India’s decision to put the country under a 21-day lockdown period in a bid to slow the coronavirus pandemic has a bright spot to it as far as the air quality index (AQI) of major industrial cities goes along with with Delhi, which recorded a massive drop in pollution levels.
According to Central Pollution Control Board’s National Air Quality Index data analysed by ETEnergyworld, AQI reading at Delhi’s ITO area was ‘satisfactory’ at 53 on 31 March, 2020, a reduction of about 70 per cent from previous year’s figure of 176 recorded on the same day.
A below 50 reading indicates good air quality, 51-100 is satisfactory, 101-200 is moderate, 201-300 is poor, 301-400 is very poor, and a reading above 401 is severe.
However, in Delhi’s case this reduction is largely due to a fall in vehicular emissions as a result of the lockdown. Public transport such as metro trains, buses, flights have been shut, and cab aggregators such as Ola and Uber have also suspended their operations in many cities since the announcement on 25 March.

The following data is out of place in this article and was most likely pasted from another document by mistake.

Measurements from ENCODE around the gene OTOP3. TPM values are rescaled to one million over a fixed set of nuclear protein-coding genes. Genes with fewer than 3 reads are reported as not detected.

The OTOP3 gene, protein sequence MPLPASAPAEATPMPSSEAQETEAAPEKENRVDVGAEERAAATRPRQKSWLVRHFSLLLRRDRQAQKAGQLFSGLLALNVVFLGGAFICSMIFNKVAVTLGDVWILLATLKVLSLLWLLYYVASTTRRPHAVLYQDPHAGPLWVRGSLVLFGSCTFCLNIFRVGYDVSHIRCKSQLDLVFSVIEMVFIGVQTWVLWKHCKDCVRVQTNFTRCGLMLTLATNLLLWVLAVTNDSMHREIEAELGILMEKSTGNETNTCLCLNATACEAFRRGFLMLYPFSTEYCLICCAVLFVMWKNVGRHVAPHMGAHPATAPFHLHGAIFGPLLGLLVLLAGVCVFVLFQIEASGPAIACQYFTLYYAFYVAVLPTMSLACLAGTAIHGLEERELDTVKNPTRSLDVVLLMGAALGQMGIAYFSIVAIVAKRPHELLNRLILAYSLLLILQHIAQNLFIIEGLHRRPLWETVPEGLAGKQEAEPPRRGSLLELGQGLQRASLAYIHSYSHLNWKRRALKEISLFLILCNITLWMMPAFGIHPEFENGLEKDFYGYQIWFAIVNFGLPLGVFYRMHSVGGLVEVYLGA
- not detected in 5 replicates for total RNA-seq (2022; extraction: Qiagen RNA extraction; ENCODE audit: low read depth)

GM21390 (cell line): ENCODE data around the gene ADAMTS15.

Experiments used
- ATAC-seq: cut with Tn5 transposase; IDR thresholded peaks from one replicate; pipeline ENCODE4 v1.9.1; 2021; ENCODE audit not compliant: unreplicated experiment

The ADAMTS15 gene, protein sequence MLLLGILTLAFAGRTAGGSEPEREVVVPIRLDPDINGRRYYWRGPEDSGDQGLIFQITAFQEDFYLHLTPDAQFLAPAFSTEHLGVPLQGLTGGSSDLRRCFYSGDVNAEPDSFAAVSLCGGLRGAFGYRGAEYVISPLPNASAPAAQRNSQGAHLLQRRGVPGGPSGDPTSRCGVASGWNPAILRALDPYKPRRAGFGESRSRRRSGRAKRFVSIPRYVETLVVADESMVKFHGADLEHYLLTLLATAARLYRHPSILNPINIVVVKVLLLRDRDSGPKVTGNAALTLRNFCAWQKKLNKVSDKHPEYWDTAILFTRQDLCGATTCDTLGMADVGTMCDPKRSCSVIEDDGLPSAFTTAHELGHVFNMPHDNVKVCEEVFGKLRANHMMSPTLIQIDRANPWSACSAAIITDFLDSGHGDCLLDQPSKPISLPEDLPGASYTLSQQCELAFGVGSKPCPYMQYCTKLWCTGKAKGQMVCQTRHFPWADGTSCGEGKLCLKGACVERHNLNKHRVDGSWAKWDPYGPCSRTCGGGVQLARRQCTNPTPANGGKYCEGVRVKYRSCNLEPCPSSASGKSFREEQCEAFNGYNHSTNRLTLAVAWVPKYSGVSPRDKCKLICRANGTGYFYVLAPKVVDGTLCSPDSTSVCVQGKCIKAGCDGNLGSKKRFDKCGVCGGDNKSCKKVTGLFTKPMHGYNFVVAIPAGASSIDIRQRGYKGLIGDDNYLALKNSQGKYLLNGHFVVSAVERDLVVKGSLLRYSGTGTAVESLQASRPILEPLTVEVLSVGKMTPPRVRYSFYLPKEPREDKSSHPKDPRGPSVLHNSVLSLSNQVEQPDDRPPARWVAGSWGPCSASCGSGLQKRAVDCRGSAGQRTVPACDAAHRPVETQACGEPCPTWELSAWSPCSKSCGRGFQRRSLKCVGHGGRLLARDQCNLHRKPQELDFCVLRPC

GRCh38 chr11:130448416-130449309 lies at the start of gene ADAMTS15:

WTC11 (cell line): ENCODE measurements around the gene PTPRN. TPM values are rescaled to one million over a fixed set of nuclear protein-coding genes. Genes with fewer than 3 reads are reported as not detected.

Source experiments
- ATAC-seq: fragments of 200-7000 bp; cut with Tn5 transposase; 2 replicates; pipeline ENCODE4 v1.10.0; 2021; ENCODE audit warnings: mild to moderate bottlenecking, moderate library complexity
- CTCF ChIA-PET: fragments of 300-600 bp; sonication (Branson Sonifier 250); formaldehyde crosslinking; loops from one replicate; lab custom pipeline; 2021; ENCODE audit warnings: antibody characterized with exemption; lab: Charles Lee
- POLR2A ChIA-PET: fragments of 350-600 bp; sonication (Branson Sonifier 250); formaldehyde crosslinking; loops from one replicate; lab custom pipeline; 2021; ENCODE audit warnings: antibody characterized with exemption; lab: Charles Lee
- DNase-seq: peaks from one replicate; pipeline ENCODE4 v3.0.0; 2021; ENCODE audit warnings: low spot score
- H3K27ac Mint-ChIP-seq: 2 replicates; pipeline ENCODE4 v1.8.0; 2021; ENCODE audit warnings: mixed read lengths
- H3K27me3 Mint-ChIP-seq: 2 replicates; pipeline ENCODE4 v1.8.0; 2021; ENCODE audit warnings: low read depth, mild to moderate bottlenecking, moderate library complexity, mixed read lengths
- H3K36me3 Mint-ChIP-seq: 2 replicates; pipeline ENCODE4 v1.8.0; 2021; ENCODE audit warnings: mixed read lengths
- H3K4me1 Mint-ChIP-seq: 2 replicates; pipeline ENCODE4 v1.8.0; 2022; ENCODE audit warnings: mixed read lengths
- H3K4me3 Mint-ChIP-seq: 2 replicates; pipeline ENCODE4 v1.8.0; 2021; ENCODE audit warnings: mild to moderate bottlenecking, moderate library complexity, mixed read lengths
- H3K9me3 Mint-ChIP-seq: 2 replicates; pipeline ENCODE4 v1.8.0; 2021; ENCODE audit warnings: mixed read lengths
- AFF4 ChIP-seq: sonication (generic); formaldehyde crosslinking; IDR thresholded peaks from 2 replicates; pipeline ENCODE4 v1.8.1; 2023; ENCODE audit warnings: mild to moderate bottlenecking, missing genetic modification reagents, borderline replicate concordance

Coming to four major industrial cities across the country. The overall fall in air pollution in these industrial cities during the lockdown period is primarily a result of factories being closed and restricted to no movement of workers and staff.
In Gujarat’s industrial hub at Ahmedabad, which is famous for its cotton textile and diamond industry, the overall air quality has improved significantly.